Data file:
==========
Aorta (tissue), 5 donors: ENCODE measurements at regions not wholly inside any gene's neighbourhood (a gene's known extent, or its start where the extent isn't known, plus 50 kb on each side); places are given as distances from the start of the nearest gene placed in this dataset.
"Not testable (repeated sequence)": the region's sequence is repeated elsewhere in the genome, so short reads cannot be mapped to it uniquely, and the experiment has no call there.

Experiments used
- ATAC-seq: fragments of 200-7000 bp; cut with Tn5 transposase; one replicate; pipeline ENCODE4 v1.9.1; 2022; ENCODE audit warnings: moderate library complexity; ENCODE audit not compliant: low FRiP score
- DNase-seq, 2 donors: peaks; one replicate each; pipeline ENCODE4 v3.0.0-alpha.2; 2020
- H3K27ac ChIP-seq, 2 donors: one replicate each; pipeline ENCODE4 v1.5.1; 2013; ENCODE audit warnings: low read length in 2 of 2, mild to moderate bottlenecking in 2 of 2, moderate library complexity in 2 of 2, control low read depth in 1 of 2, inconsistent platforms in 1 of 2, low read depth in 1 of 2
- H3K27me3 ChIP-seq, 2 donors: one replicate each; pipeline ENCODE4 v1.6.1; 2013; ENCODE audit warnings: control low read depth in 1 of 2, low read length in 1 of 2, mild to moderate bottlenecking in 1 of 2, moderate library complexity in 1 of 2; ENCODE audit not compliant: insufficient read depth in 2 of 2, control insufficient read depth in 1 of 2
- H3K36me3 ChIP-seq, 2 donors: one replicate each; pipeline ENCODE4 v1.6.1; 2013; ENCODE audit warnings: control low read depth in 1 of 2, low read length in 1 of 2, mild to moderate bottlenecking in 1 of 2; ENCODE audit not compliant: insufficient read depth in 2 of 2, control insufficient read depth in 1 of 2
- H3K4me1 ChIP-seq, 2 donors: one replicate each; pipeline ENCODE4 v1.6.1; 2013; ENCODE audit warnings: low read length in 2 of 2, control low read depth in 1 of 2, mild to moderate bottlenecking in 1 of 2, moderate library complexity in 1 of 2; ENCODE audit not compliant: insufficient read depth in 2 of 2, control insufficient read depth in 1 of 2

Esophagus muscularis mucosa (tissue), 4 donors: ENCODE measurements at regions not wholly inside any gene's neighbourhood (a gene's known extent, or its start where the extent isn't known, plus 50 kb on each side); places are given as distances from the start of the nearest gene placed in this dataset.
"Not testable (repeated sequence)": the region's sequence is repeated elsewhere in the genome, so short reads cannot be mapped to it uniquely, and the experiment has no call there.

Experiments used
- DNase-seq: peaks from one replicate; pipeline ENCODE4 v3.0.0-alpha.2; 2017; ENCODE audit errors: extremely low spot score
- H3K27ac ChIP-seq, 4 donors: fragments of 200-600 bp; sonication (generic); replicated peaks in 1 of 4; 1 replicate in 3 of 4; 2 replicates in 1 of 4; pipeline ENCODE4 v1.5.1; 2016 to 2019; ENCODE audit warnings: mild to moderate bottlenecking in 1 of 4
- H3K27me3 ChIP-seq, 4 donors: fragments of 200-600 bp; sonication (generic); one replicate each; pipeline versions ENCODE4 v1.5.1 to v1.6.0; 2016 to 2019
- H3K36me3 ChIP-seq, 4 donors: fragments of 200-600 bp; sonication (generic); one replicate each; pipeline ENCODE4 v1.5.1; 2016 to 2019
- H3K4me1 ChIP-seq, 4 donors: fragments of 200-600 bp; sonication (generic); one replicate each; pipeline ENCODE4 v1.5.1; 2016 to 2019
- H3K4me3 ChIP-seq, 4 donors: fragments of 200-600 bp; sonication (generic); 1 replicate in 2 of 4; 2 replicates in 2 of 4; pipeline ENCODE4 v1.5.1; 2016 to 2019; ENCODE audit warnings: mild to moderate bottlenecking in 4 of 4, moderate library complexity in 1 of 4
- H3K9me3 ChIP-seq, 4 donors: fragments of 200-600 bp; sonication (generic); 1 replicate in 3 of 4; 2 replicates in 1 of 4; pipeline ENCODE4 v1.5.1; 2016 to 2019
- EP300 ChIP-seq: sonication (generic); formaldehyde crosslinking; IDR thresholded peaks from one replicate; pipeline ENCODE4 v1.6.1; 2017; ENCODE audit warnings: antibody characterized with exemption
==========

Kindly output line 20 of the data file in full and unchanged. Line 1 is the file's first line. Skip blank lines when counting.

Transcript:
- EP300 ChIP-seq: sonication (generic); formaldehyde crosslinking; IDR thresholded peaks from one replicate; pipeline ENCODE4 v1.6.1; 2017; ENCODE audit warnings: antibody characterized with exemption